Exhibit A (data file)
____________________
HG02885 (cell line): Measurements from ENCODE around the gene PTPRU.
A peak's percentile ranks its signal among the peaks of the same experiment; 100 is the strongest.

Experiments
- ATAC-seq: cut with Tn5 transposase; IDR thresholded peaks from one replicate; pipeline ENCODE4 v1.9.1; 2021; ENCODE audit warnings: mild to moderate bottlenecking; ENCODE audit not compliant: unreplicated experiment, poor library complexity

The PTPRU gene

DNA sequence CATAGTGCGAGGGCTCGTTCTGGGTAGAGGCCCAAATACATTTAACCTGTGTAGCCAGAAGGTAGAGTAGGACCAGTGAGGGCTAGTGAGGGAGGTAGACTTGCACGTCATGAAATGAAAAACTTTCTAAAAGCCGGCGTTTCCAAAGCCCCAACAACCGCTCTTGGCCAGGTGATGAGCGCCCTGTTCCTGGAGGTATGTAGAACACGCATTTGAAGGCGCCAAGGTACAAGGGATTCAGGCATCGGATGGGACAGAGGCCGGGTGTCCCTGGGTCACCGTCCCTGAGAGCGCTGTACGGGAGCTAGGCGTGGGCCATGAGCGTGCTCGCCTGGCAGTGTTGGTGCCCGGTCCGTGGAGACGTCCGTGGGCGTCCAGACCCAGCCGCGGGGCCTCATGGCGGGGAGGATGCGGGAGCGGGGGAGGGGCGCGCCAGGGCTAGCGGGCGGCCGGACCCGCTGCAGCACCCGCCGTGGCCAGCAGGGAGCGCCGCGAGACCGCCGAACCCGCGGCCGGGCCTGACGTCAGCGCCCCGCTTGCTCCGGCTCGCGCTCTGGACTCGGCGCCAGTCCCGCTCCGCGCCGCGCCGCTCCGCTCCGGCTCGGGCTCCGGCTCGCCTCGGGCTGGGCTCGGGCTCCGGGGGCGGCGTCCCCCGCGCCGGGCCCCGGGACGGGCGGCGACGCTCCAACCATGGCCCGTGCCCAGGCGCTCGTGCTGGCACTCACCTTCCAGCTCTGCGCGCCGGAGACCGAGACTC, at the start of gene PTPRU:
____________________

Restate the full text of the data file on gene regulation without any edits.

HG02885 (cell line): Measurements from ENCODE around the gene PTPRU.
A peak's percentile ranks its signal among the peaks of the same experiment; 100 is the strongest.

Experiments
- ATAC-seq: cut with Tn5 transposase; IDR thresholded peaks from one replicate; pipeline ENCODE4 v1.9.1; 2021; ENCODE audit warnings: mild to moderate bottlenecking; ENCODE audit not compliant: unreplicated experiment, poor library complexity

The PTPRU gene

DNA sequence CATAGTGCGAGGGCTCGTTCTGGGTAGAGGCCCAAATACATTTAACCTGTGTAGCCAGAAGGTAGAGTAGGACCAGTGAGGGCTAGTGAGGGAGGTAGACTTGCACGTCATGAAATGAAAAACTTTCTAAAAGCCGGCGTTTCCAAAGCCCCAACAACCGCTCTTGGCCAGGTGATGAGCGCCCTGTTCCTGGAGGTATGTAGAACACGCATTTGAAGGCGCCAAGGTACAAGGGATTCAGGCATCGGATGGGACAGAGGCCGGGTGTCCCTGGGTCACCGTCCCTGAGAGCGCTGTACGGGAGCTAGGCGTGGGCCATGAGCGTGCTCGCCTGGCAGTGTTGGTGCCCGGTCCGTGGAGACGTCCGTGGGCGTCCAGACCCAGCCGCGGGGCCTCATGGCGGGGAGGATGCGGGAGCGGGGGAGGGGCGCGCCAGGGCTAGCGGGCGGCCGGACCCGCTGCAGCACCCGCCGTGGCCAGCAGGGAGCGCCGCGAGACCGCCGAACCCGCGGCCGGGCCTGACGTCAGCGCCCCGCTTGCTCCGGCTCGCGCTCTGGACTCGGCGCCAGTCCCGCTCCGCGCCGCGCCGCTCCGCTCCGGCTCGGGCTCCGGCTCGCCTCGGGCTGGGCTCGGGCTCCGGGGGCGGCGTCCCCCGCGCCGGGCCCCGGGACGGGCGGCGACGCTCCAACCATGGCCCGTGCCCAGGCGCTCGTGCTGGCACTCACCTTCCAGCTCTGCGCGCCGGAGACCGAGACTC, at the start of gene PTPRU: